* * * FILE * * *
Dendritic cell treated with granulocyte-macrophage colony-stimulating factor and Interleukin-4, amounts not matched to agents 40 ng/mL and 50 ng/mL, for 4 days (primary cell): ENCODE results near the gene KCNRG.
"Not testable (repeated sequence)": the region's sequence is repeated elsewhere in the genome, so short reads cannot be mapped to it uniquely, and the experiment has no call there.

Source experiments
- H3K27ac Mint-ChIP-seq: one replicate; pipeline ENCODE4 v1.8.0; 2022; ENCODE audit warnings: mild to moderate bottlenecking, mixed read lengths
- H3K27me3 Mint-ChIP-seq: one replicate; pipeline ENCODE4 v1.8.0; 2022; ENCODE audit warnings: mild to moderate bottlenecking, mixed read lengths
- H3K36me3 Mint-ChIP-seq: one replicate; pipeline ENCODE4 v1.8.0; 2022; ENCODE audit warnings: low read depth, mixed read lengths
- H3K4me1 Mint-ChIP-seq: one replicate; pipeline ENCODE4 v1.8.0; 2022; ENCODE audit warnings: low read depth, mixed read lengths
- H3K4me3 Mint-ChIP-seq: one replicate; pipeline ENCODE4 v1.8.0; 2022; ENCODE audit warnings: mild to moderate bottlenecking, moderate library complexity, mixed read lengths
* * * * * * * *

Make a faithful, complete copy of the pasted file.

Dendritic cell treated with granulocyte-macrophage colony-stimulating factor and Interleukin-4, amounts not matched to agents 40 ng/mL and 50 ng/mL, for 4 days (primary cell): ENCODE results near the gene KCNRG.
"Not testable (repeated sequence)": the region's sequence is repeated elsewhere in the genome, so short reads cannot be mapped to it uniquely, and the experiment has no call there.

Source experiments
- H3K27ac Mint-ChIP-seq: one replicate; pipeline ENCODE4 v1.8.0; 2022; ENCODE audit warnings: mild to moderate bottlenecking, mixed read lengths
- H3K27me3 Mint-ChIP-seq: one replicate; pipeline ENCODE4 v1.8.0; 2022; ENCODE audit warnings: mild to moderate bottlenecking, mixed read lengths
- H3K36me3 Mint-ChIP-seq: one replicate; pipeline ENCODE4 v1.8.0; 2022; ENCODE audit warnings: low read depth, mixed read lengths
- H3K4me1 Mint-ChIP-seq: one replicate; pipeline ENCODE4 v1.8.0; 2022; ENCODE audit warnings: low read depth, mixed read lengths
- H3K4me3 Mint-ChIP-seq: one replicate; pipeline ENCODE4 v1.8.0; 2022; ENCODE audit warnings: mild to moderate bottlenecking, moderate library complexity, mixed read lengths